President Donald Trump has blamed antifa activists for violence at protests over police killings of black people, but antifa isn't an organisation and targeting it isn't simple.
A look at what antifa is and is not:
WHAT IS ANTIFA?
Short for "anti-fascists", antifa is not a single organisation but rather an umbrella term for far-left-leaning militant groups that confront or resist neo-Nazis and white supremacists at demonstrations.
There is no hierarchical structure to antifa or universal set of tactics that makes its presence immediately recognisable, though members tend to espouse revolutionary and anti-authoritarian views, said Mark Bray, a historian at Rutgers University and author of Antifa: The Anti-Fascist Handbook.
"They do different things at different times in different ways, some of which there is evidence of them breaking the law. Other times there is not," Bray said.
Literature from the antifa movement encourages followers to monitor the activities of white supremacist groups, publicise the personal information of perceived enemies, develop self-defence training regimens and compel outside organisations to cancel any speakers or events with "a fascist bent", according to a 2018 Congressional Research Service report.
People associated with antifa have been present for significant demonstrations and counterdemonstrations over the past three years, sometimes involving brawls and property damage.
They mobilised against a white supremacist march in Charlottesville, Virginia, in August 2017 and have clashed repeatedly with far-right groups in Portland, Oregon, including at a rally last summer that resulted in arrests and the seizure of shields, poles and other weapons.
WHAT ROLE IS ANTIFA PLAYING IN THESE DEMONSTRATIONS?
Trump and members of his administration have singled out antifa as being responsible for the violence at protests triggered by the killing of George Floyd, a black man who died after a white Minneapolis police officer pressed his knee into his neck for several minutes even after Floyd stopped moving and pleading for air.
In a pair of statements over the weekend, Attorney General William Barr described "antifa-like tactics" by out-of-state agitators and said antifa was instigating violence and engaging in "domestic terrorism" and would be dealt with accordingly.
White House press secretary Kayleigh McEnany told reporters Monday that antifa is a "big element of this protest", though deferred to the Justice Department on the question of how one could be identified as a member.
But it's unclear how big its involvement is.
Bray said that although he believes people associated with antifa are participating in the demonstrations, it is difficult to determine how big of a role they're playing since there is no membership uniform or calling card and since the movement lacks the numbers to mobilise nationwide in such a dramatic, forceful way.
"The radical left is much bigger than antifa, much, much bigger, and the number of people who are participating in the property destruction are much, much bigger than the radical left," Bray said.
Others have seen evidence of right-wing extremists.
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WHAT DOES THE TRUMP ADMINISTRATION WANT TO DO ABOUT ANTIFA?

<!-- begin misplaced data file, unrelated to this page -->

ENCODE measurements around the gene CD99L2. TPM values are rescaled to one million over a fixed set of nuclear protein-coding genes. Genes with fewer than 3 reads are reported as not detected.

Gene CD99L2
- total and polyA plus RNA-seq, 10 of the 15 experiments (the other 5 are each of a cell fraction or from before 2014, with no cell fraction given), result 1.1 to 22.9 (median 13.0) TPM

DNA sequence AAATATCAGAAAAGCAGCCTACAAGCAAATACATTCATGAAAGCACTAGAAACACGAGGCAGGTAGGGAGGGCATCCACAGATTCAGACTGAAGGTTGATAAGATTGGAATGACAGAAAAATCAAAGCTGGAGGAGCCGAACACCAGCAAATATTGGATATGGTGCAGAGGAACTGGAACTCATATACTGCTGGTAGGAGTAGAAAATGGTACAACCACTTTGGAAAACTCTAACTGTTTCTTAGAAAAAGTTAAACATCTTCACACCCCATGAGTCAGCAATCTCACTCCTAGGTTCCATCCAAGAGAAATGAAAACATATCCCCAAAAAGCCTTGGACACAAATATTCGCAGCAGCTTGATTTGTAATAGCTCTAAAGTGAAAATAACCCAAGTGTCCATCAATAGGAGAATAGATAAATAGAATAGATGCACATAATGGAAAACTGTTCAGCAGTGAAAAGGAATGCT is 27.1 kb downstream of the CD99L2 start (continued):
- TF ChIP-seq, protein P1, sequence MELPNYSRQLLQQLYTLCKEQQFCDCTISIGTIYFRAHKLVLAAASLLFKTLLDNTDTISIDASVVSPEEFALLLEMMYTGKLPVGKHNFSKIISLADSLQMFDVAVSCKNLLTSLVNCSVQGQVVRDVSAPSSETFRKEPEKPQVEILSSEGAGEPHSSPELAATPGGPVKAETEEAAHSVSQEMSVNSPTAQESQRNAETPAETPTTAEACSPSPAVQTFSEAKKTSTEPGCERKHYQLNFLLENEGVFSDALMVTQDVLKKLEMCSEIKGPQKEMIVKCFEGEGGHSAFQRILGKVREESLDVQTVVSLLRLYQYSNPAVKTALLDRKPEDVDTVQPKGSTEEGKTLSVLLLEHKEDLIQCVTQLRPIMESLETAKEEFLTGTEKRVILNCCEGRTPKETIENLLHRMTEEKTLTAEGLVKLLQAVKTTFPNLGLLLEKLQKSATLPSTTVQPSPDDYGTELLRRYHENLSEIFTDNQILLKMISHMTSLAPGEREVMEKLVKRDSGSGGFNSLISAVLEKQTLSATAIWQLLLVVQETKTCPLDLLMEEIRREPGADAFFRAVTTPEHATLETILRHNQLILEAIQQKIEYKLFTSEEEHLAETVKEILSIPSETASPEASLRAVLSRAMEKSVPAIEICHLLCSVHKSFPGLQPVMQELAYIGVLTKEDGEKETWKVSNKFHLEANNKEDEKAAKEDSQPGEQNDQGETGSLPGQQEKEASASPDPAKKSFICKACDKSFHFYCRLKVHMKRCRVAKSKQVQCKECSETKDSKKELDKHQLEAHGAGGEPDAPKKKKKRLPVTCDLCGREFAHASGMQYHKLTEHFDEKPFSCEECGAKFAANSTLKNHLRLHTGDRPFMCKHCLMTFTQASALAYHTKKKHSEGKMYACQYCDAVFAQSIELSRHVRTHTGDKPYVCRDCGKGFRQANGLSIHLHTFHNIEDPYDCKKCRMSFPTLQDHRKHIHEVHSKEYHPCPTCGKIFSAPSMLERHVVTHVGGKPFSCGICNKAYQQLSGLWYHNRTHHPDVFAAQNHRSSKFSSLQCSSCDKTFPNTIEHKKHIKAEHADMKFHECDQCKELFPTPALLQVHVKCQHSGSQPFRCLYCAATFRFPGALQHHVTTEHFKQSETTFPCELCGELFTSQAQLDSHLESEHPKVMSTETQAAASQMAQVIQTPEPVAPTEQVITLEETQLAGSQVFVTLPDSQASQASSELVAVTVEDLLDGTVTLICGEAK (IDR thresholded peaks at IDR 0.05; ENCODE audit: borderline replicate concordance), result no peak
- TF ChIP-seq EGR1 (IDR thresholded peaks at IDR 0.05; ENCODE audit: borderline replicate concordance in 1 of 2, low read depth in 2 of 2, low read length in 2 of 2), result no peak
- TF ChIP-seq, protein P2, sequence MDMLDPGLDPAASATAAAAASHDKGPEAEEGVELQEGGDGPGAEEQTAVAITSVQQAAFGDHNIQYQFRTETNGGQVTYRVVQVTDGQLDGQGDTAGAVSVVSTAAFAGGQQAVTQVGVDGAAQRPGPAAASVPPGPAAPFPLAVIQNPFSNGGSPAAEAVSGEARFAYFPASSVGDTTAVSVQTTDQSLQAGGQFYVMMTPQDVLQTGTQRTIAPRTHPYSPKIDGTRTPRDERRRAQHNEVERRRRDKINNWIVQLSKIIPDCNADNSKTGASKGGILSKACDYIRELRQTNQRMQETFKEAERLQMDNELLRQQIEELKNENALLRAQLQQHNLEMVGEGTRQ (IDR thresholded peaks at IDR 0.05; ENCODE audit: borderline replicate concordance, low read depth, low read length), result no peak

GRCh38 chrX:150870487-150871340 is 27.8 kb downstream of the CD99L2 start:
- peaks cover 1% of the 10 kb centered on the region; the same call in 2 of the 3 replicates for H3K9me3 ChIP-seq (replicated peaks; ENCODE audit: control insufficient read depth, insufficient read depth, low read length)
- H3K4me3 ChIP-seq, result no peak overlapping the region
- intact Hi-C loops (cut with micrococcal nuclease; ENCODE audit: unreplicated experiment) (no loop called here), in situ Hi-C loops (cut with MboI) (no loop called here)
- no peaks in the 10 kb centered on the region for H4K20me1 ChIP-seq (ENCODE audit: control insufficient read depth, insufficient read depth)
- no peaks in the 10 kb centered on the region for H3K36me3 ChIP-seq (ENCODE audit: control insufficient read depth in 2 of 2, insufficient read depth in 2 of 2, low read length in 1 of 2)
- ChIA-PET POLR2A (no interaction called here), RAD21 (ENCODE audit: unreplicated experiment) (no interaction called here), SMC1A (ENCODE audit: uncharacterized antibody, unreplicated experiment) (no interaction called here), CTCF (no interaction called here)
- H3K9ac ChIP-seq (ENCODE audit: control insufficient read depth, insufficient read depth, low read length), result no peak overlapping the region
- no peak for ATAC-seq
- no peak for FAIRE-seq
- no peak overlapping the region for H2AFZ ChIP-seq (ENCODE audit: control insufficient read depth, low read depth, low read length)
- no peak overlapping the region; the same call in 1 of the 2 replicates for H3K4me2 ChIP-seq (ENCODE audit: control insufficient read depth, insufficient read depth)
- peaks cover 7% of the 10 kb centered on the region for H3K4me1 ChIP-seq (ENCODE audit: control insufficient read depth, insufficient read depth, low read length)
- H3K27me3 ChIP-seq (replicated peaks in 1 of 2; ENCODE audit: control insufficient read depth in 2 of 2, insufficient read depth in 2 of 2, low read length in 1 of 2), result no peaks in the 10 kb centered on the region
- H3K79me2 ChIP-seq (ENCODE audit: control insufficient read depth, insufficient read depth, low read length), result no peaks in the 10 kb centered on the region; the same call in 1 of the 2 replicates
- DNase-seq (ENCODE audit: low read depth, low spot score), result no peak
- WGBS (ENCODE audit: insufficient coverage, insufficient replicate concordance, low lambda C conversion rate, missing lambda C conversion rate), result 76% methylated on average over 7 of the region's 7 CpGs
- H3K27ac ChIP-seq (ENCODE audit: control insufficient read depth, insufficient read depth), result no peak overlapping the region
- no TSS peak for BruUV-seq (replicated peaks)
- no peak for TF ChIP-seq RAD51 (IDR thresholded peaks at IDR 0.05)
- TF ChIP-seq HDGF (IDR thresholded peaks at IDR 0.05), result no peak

Trump tweeted Sunday, "The United States of America will be designating ANTIFA as a Terrorist Organisation."
It's not the first time he's endorsed that approach. Trump tweeted a similar sentiment last summer, joining some Republican lawmakers who called for antifa to be designated as a terror organisation following the skirmishes in Portland.
CAN THE ADMINISTRATION DO THAT?
For one thing, antifa is not a discrete or centralised group, so it's unclear how the government could give it a designation.
Beyond that, though, antifa is a domestic entity and, as such, not a candidate for inclusion on the State Department's list of foreign terror organisations. Those groups, which include Islamic extremist organisations and the Real Irish Republican Army, are based overseas rather than in the US.
That designation matters for a variety of legal reasons, not least of which anyone in the United States who lends support to an organisation on that list can face terrorism-related charges.
But "there is not a domestic equivalent", said Joshua Geltzer, a former senior counterterrorism official in the Obama White House and founding executive director at the Institute for Constitutional Advocacy and Protection at the Georgetown University Law Centre.
There have been periodic calls, particularly after mass shootings by white supremacists, to establish a domestic terrorism law, but none has passed.
Asked Monday what legal authority the President would have for labelling antifa a terror organisation, McEnany pointed to the existing statute under the US criminal code that defines acts of domestic and international terrorism.
But defining an act of terrorism is different than designating an entire group as a terror organisation.
"US law does the 1st. It doesn't permit the 2nd," Geltzer tweeted after McEnany's remarks.
Even if antifa is not a designated terror organisation, FBI director Chris Wray has made clear that it's on the radar of federal law enforcement. He has said that while the FBI does not investigate on the basis of ideology, agents have pursued investigations across the country against people motivated to commit acts of violence "on kind of an antifa ideology".